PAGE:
The PhD program prepares students for careers in teaching and research. The program trains students to conduct theoretically informed and methodologically sophisticated state-of-the-art sociological research. Graduates will be able to conduct independent research and to communicate their research in a variety of contexts. Therefore, the program is designed to provide both a broad knowledge of the discipline and training in basic research.

Applicants may enter the PhD program via one of two routes: 1) following completion of an appropriate MA or 2) direct entry after completing a bachelor’s degree.

 

PhD Program

Minimum Admission Requirements

  • Applicants are admitted under the General Regulations of the School of Graduate Studies. Applicants must also satisfy the Department of Sociology's additional admission requirements stated below.

  • The normal requirement is completion of the University of Toronto MA, with at least an A- standing. All students must demonstrate that their master's degree program included coursework equivalent to Classical Social Theory, Social Statistics, and Qualitative Methods I. Some students may be required to take prescribed additional courses.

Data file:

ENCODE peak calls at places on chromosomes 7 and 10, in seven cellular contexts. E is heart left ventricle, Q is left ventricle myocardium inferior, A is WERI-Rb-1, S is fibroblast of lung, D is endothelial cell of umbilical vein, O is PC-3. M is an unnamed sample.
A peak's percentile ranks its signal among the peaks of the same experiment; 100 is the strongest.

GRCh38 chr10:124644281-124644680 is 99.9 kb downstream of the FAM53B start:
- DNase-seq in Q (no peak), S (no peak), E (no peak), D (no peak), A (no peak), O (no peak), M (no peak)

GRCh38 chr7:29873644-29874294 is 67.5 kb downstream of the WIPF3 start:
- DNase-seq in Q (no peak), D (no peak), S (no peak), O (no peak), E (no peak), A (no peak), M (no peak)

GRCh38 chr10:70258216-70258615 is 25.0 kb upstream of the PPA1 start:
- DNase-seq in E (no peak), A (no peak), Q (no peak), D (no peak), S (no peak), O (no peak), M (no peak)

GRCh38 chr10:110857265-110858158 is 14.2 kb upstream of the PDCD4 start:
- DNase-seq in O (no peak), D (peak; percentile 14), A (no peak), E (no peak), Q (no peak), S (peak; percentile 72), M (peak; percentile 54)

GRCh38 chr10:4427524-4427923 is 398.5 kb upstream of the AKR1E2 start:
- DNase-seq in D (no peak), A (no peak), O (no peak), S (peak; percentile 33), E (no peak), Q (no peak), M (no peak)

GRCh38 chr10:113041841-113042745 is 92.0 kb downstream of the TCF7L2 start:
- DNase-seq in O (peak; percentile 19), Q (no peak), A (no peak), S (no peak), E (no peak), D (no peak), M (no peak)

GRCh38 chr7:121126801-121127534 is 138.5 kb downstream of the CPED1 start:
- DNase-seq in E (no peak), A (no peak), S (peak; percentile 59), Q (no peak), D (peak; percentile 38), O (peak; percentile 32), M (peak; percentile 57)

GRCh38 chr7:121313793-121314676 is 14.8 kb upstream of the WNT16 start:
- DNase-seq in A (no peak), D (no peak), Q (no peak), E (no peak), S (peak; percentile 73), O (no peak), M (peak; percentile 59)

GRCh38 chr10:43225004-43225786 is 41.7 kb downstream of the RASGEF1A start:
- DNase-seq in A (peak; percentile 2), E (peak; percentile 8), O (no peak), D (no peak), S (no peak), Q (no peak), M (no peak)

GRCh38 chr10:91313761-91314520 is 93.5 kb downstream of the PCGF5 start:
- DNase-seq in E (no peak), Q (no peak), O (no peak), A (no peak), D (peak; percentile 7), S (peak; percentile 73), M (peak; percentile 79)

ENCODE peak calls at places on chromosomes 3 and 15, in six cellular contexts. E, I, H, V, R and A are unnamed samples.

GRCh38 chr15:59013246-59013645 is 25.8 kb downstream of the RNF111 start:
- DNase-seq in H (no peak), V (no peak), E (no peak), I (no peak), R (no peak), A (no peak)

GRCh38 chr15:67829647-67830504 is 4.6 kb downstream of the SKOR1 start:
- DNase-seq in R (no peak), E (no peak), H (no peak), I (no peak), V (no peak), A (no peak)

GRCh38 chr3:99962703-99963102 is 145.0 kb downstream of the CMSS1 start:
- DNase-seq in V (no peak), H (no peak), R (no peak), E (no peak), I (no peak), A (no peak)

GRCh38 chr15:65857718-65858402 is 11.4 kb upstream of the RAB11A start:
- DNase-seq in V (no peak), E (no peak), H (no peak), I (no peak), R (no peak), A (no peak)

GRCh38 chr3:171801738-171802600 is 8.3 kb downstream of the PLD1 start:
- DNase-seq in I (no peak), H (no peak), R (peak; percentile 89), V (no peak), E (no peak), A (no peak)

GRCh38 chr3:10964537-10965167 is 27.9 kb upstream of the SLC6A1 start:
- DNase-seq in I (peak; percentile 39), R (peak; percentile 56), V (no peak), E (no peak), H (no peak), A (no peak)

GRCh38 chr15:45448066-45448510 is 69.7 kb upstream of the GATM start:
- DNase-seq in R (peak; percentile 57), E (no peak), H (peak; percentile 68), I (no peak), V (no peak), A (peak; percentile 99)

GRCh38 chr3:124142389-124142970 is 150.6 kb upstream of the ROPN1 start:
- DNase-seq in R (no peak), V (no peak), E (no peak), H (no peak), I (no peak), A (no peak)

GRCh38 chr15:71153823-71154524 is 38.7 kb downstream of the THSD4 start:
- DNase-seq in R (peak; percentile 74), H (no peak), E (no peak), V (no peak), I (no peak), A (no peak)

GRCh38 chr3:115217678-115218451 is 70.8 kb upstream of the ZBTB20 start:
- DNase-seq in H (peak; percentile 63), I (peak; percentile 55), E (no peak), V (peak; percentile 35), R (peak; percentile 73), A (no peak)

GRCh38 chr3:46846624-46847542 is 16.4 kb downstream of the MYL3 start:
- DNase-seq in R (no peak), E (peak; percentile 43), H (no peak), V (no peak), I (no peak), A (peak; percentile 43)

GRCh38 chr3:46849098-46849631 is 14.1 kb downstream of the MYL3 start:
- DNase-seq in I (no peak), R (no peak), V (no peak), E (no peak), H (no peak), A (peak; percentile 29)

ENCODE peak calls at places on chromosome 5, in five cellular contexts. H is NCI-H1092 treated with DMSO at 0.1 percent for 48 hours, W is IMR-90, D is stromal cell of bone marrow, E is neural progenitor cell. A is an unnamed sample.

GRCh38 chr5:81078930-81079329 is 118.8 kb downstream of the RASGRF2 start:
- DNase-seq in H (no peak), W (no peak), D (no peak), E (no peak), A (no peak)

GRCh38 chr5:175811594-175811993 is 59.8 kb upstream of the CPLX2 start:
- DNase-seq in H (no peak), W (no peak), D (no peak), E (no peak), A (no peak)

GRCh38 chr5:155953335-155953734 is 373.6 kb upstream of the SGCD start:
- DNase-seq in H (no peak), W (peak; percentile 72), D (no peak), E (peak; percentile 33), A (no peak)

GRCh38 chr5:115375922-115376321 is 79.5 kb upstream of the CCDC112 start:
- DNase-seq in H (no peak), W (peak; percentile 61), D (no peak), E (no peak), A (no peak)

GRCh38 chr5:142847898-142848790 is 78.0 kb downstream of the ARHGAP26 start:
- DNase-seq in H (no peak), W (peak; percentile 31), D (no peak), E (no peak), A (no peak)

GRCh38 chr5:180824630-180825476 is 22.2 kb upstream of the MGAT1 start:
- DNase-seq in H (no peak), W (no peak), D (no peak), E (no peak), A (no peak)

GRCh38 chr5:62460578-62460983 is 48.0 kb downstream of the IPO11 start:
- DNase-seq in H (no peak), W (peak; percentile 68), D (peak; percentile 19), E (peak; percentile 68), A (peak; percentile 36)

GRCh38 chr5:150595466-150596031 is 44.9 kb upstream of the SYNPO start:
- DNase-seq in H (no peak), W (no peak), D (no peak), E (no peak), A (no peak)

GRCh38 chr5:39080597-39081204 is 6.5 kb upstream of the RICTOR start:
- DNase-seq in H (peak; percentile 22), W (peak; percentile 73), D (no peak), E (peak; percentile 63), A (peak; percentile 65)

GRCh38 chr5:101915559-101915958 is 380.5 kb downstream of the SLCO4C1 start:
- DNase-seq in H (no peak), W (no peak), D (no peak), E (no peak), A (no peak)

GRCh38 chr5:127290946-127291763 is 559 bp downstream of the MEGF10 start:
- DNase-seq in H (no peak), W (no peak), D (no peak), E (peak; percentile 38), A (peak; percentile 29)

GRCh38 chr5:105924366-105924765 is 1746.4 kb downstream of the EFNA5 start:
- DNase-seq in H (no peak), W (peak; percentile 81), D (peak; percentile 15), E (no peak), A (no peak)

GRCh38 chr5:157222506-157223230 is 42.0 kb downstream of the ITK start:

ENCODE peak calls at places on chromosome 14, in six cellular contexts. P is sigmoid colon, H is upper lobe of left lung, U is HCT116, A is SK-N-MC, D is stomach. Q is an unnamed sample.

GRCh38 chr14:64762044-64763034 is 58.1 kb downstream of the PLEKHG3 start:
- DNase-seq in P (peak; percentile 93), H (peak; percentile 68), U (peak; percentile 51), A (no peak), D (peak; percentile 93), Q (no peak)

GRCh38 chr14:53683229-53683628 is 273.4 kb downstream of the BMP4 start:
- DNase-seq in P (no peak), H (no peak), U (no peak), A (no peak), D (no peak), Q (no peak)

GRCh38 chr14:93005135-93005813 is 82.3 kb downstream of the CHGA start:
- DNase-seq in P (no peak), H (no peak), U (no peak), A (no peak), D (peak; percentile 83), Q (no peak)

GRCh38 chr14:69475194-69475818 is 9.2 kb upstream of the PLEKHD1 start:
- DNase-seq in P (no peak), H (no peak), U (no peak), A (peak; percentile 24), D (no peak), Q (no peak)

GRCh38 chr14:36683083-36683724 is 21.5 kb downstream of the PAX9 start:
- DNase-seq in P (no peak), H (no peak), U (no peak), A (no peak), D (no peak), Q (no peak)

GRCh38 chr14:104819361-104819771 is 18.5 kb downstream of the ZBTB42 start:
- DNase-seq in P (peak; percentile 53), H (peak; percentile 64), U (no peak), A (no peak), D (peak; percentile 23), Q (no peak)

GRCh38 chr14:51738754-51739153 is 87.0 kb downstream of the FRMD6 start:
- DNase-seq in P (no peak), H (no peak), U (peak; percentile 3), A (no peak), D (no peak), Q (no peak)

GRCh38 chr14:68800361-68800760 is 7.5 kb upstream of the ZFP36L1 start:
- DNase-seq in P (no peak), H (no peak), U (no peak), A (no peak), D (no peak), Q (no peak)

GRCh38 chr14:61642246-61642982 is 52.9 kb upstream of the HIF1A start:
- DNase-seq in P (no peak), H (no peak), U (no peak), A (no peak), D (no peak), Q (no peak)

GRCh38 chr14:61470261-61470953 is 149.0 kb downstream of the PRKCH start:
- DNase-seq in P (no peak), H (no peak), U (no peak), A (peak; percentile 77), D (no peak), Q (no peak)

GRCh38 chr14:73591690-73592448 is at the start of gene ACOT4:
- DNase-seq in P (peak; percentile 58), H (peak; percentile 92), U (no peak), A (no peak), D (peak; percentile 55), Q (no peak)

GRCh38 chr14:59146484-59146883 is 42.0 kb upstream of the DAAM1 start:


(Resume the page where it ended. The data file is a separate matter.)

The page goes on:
• Admission decisions are based on grades and indications of superior qualifications such as letters of recommendation and a sample of the applicant's work.

  • In addition to the School of Graduate Studies' online application form, applicants must submit:

    • ​​​​​​​​​​​​Two letters of reference from instructors or research supervisors.

    • A paper, including summary, which the student feels represents his or her best work.

    • A one-page, single-spaced typed statement of interest indicating research interests, research experience, and reasons for applying to study sociology at the University of Toronto.